Activity: Acting Out Charge Densities

Students, pretending they are point charges, move around the room acting out various prompts from the instructor regarding charge densities, including linear \(\lambda\), surface \(\sigma\), and volume \(\rho\) charge densities, both uniform and non-uniform. The instructor demonstrates what it means to measure these quantities. In a remote setting, we have students manipulate 10 coins to model the prompts in this activity and the we demonstrate the answers with coins under a doc cam.
What students learn
  • Conceptual/geometric understanding of linear, surface and volume densities;
  • The existence of mass, charge, and number densities;
  • The distinction between uniform and non-uniform densities;
  • The relationship between discrete densities, represented by bodies, and continuous densities represented by functions such as \(\lambda(x)\).

Instructor's Guide


Tell the students that they each represent a point charge. Do NOT specify that they are each the same charge unless they ask. Then initiate a conversation with the whole class by asking the prompts listed in "Student Conversations," below. Be flexible about the order of the prompts, responding to the ideas brought up by the students.

Note: It helps if the instructor stands on a chair or table so they are high enough to see all the students.

Student Conversations

  1. Start with the prompt: "Make a constant linear charge density."
    • Students usually line up in a straight line. An excellent follow-up question is: "Does a linear charge density need to be arranged in a straight line?" Answer: "No, a linear charge density just means that the charges are distributed in one dimension, which may be along a curve."
    • A few students may interpret the word linear to mean that the number of charges in each interval is increasing linearly. This is an excellent opportunity to discuss the two different common uses of the term "linear" - as "one-dimensional" and as "\(y=mx\)”. Specify that in this context, we are choosing the first definition.
  2. A next question might be: "Make a non-uniform linear charge density?"
    • You can then discuss what "uniform" means. You may now need to specify that you intend for them to represent equal charges.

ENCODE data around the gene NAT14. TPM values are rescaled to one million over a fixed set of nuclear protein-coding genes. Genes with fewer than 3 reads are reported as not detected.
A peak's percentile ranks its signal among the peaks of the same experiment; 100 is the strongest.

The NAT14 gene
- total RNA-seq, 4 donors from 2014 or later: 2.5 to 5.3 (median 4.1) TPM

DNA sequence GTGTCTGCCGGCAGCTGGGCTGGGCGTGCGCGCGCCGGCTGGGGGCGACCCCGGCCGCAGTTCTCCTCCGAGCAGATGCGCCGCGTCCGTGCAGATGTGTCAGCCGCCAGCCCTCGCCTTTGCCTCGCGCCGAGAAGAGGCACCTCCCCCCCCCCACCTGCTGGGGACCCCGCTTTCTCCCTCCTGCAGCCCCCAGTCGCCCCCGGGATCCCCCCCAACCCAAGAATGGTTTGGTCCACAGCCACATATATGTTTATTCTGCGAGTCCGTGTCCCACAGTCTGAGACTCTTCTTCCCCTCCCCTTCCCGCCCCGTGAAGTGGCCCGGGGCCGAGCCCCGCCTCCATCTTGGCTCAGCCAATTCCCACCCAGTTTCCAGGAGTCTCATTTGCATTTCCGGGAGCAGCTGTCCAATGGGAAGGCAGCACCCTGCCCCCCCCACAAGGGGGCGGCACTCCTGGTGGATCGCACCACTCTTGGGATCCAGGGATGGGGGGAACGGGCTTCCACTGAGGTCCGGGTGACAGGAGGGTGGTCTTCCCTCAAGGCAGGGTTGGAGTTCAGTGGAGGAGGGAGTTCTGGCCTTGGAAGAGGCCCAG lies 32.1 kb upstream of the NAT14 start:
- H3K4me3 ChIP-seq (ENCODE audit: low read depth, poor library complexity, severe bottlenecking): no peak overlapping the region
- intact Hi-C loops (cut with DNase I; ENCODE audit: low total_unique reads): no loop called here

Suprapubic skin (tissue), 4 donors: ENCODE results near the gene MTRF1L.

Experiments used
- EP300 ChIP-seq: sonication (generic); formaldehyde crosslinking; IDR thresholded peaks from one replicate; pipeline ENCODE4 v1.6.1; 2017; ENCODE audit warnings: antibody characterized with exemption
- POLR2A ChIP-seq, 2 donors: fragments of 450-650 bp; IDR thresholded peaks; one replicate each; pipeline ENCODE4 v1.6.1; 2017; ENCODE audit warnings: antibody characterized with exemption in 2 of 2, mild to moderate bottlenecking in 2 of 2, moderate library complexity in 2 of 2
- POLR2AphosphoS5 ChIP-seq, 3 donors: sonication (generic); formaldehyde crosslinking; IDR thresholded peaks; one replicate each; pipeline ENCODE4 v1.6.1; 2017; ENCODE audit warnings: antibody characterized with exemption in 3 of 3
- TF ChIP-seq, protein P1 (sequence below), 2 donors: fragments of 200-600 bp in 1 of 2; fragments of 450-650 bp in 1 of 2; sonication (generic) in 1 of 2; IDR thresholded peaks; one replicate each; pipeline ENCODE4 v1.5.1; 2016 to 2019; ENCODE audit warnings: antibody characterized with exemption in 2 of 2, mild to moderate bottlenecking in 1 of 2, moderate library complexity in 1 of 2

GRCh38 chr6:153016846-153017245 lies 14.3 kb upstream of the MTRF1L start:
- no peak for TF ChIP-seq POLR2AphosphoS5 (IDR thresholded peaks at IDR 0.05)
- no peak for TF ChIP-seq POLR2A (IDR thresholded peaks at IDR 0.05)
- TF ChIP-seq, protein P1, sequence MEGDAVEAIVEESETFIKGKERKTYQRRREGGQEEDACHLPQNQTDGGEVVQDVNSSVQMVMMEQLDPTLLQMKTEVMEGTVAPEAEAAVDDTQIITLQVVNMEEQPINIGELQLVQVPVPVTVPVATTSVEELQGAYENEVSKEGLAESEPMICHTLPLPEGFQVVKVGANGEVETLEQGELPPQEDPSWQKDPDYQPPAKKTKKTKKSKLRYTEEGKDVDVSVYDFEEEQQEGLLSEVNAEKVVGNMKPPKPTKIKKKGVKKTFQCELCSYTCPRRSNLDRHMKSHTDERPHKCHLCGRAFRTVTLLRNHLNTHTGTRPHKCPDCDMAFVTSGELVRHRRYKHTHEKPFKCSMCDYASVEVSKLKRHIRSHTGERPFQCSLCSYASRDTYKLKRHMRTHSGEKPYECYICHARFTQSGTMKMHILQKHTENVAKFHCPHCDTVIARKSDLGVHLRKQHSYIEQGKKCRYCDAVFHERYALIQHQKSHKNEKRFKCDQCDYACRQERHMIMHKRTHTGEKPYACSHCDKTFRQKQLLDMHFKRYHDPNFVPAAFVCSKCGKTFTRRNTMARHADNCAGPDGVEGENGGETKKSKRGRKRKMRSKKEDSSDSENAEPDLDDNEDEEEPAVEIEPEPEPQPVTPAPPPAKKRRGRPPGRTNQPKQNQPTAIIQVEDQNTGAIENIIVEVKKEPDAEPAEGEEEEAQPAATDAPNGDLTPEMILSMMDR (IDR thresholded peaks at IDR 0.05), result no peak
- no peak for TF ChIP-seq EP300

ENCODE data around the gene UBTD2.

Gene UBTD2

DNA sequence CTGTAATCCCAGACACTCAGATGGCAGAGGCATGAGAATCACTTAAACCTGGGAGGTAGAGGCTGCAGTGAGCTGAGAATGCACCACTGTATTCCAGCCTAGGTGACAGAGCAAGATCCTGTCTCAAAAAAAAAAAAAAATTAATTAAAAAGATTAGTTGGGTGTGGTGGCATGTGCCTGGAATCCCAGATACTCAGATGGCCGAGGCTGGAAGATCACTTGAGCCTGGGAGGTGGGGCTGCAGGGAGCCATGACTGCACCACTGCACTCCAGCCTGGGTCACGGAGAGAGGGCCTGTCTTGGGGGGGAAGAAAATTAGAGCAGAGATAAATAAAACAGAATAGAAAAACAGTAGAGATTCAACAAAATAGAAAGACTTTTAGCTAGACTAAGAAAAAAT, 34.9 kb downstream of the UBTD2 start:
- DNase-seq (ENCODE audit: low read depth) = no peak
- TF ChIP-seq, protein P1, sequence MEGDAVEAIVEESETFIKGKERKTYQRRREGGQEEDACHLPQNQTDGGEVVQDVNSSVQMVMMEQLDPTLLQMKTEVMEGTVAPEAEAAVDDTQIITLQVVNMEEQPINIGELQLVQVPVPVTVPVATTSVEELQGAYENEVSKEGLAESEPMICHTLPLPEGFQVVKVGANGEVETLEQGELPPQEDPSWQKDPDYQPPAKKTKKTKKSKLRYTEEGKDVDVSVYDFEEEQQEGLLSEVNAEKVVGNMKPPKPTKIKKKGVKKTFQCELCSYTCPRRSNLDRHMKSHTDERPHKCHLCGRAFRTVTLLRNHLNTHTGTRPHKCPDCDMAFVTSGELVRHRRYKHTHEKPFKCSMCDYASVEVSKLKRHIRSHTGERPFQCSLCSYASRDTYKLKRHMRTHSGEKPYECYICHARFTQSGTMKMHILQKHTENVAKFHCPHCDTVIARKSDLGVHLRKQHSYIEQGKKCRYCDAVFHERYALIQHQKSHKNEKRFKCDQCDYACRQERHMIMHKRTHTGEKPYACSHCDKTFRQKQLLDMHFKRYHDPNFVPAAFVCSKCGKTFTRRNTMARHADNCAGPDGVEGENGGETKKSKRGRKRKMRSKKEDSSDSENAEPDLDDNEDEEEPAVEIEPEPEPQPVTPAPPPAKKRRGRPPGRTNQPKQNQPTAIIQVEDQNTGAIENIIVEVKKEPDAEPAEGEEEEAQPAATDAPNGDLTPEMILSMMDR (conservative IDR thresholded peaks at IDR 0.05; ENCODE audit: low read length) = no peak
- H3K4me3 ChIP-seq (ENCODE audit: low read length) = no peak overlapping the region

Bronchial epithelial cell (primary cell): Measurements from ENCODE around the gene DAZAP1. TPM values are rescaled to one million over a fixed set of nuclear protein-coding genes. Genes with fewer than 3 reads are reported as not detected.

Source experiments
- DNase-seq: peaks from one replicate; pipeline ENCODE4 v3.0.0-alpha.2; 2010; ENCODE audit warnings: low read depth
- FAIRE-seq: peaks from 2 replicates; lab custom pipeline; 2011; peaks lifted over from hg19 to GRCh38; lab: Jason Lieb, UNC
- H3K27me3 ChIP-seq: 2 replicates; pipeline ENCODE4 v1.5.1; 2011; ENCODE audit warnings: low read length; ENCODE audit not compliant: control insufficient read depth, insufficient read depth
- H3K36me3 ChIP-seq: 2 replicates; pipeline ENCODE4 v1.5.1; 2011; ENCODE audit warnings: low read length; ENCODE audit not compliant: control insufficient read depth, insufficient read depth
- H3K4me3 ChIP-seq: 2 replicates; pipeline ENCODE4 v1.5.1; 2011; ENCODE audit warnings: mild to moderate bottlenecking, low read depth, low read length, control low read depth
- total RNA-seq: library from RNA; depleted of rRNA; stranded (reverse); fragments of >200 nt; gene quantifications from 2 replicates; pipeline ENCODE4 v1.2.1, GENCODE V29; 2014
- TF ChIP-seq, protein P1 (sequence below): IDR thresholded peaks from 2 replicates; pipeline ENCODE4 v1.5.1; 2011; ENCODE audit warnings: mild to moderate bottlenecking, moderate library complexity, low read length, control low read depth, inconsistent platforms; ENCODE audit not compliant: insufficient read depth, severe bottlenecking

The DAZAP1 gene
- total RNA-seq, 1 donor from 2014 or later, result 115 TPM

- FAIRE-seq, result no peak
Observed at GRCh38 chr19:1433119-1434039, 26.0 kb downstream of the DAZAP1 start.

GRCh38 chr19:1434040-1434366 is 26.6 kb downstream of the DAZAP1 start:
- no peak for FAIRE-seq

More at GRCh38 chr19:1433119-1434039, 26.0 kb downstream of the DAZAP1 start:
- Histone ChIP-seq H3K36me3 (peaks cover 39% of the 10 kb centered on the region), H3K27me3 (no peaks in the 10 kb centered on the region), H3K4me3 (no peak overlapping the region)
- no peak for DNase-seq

• Discuss that if they represented masses instead of charges, then it might be more appropriate to have them represent unequal masses. (Avoid fat shaming!!) For number density, of course, all students are equal.
  3. At some point, typically about now, the idea of idealization should come up. What do we mean by a continuous distribution of charges described by a charge density? Discuss how to approximate the charge density by holding up a 2 meter stick at various places along the curve the students have formed and count how many students fall into the 2 meter range. Introduce the symbol \(\lambda(u)\) and discuss the dimensions of linear charge density.
  4. The next question might be: "Make a surface charge density."
    • Sometimes students will spread themselves around the room, sometimes they will line up two-by-two. You can ask the students whether their distribution needs to be flat and whether it needs to be uniform.
    • Introduce the symbol \(\sigma(x,y)\) and, if appropriate to the level of the class, introduce the symbol \(\sigma(u,v)\) and lightly introduce the idea of parameterization.
    • Discuss the meaning of surface charge density, i.e. the number of students that fit into a square meter. Demonstrate the geometry of a square meter with meter sticks surrounding the students and describe the dimensions of surface charge density.
  5. The final question might be: "Make a volume charge density." Be alert, some students may want to jump up onto unsafe furniture.


The instructor can wrap up by making an organized table of the notations used to describe the various types of charge densities (\(\lambda\), \(\sigma\), and \(\rho\)) and their dimensions. If there is time, get the students to help generate the table.

Author Information
Corinne Manogue
density charge density mass density linear density uniform idealization
Learning Outcomes